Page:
• Aggressive daylighting with nearly 90% of offices and laboratory spaces exposed to natural sunlight.

  • Occupancy-sensor controlled lighting for all perimeter offices.

  • Low-mercury lamps in light fixtures throughout the facility.

  • Green roof design over the below-grade vivarium. Because landscaping was not included in the scope of the first phase of construction, the roof was designed with concrete pavers on adjustable pedestals that would be replaced with a green roof in a future phase.

  • Economizer and energy-recovery system, combined airside and waterside, that uses the cooling coils within the 100% outside air laboratory air-handling units as pre-heat coils during the winter.

By setting the chilled-water control valves to a 100% open position and utilizing the 45AHU supply temperature is within a couple degrees of the normal leaving air temperature of the unit during summer. This difference in supply air temperature is accommodated by slightly upsizing the hot-water reheat coils at the VAV boxes for winter operation. The fan energy saved by not having a hotwater face-and-bypass preheat coil year-round is significant. Also, the lower chilled-water return temperature—as low as 35ºF—is mixed with the higher chilled-water return temperature, typically 59ºF from re-circulated AHUs in other buildings on campus. This provides a mixed returntemperature to the central plant that, at times, requires no chillers to run, and in some cases, actually requires heat to be added to the chilled water system to maintain the 45ºF leaving water temperature.

In addition, because the facility houses offices, CO2 monitoring of the return air from office spaces was incorporated to verify that adequate indoor air quality was achieved for office workers.

And finally, computational fluid dynamics (CFD) modeling was performed for the animal hold rooms to optimize the supply diffuser and exhaust intake locations. With this modeling, a high exhaust scheme was demonstrated as the most efficient, which reduced ductwork and overall building area by eliminating furred low-exhaust chases in walls.

On to phases two and three

The second phase of construction includes an office facility totaling more than 500,000 sq. ft. for CDER. The building is currently under construction and slated for completion in November 2004. The CDER office building is also tracking a LEED 2.0 silver certification level.

The third phase of construction is currently in the design development phase. This includes the Engineering/Physics Laboratory, which at 140,000 sq. ft., incorporates laboratories and offices in a single building for the engineering and physics laboratory-related programs within the CDRH. The building, which is being designed using the new LEED 2.1 standard, is tracking a silver certification level and is scheduled to start construction during the first quarter of 2004. Some sustainable features of the building, in addition to those found in the Life Sciences Laboratory, are waterless urinals and total energy-recovery wheels that recover sensible and latent energy from the general laboratory exhaust air streams and transfer it to the outside air stream of the central air-handling systems.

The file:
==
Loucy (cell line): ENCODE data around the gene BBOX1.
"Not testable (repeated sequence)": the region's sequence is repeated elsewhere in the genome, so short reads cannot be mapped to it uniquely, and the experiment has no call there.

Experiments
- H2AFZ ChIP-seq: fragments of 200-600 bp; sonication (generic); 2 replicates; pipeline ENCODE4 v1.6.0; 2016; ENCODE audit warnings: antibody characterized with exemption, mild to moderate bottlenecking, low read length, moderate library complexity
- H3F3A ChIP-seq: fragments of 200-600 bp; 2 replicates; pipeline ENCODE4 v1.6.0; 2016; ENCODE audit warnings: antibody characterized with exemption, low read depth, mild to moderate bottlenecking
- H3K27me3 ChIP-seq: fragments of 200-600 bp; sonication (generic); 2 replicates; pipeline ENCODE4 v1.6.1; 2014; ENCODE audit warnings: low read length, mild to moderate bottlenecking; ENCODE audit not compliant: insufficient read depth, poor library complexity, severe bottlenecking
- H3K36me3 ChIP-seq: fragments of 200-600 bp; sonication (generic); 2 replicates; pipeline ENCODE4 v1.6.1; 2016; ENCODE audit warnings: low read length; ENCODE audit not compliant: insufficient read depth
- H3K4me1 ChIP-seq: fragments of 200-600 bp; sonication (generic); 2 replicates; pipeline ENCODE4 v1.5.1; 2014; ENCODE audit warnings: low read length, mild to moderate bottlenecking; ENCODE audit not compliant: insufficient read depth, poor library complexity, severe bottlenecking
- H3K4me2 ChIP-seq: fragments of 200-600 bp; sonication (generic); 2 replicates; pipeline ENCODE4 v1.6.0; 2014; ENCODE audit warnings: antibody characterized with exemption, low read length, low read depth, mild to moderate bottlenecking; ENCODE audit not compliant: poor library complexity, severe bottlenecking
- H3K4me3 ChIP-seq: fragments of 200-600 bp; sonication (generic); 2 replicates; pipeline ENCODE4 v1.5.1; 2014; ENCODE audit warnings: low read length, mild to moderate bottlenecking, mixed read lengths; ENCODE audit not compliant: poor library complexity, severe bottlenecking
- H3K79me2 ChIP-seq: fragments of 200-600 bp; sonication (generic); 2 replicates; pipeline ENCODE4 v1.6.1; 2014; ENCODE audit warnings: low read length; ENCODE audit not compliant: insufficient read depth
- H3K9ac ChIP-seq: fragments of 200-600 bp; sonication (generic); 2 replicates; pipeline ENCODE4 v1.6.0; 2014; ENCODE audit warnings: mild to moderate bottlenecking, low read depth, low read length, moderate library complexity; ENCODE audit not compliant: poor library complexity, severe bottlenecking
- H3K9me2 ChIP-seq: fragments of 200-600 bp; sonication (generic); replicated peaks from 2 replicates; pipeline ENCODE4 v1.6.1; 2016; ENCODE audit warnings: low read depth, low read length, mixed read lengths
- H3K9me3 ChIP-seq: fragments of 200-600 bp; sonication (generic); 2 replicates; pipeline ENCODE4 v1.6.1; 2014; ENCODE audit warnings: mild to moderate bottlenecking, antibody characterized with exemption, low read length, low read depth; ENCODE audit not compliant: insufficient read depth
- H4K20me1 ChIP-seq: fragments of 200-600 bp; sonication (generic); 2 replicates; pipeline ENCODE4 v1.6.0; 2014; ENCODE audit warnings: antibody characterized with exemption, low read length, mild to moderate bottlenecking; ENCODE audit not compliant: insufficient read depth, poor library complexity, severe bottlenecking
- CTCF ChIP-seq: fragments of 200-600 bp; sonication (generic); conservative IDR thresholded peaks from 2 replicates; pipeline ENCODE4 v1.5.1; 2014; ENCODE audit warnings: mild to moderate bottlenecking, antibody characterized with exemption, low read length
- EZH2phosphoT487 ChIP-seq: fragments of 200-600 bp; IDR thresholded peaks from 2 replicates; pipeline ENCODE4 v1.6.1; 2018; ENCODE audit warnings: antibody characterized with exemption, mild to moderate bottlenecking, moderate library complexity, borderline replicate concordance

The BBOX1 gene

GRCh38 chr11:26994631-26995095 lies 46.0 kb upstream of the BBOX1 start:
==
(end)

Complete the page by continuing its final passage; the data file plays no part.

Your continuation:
Sustainable revolution

The sustainable aspects of the FDA consolidation are clearly a result of a revolution over the past few years within the building industry, significantly influenced by the USGBC's LEED rating system. For the new FDA campus, the process has been as much evolutionary as revolutionary, moving from LEED version 1.0 to 2.1. The enthusiasm and success of the sustainable design process have come as a result of much collaboration with associate firms and specialty consultants. Because the GSA has also challenged the design team to continue to raise the bar on sustainable design in the future phases of the FDA consolidation, the design team is continuing to investigate improvements to the building, site and system approaches for future.

For a detailed description of the second and third phases of this project, see this story on the web at .

Birth of a Master Plan

Consolidation of the U.S. Food and Drug Administration's facilities was proposed by Congress in the FDA Revitalization Act of 1990, which authorized the Department of Health and Human Services and the General Services Administration to plan, design and construct new centralized facilities.

This effort resulted in planning for three sites: one in Montgomery County and two in Prince George's County, Md. The largest of these three—in Montgomery County—consolidates the Center for Drug Evaluation and Research (CDER), the Center for Devices and Radiological Health (CDRH), the Center for Biologics Evaluation and Research, the Office of the Commissioner and the Office of Regulatory Affairs. The campus is located at the Federal Research Center in White Oak, Md., formerly the site of the Naval Surface Warfare Center, White Oak Detachment, which closed in 1995.

In 1996, GSA commissioned Kling, in association with the A/E firm RTKL, to prepare a master plan as part of the first phase of work for the White Oak site. A master plan was completed in 1997, and the design for the first phase of construction, the Life Sciences Laboratory, was started in the spring of 2000. Concurrent with the design of the first building on campus, a master plan update was executed and completed in 2002. This update was required to reflect changes within FDA's programs. At the same time, it allowed the team to address a renewed interest in sustainable design approaches for the project, such as increased structured parking on site to reduce site disturbance and impervious coverage, an increased emphasis on the reuse of existing historic buildings and a much greater focus on energy efficiency.

Along with these important sustainable campus strategies that were part of the master plan update, GSA embarked upon an aggressive demolition-recycling program for campus buildings that would not be reused. By bringing a portable crusher on site and using crushed demolition material as backfill, an estimated 300,000 tons of waste was diverted, and a 96% recycling rate was achieved.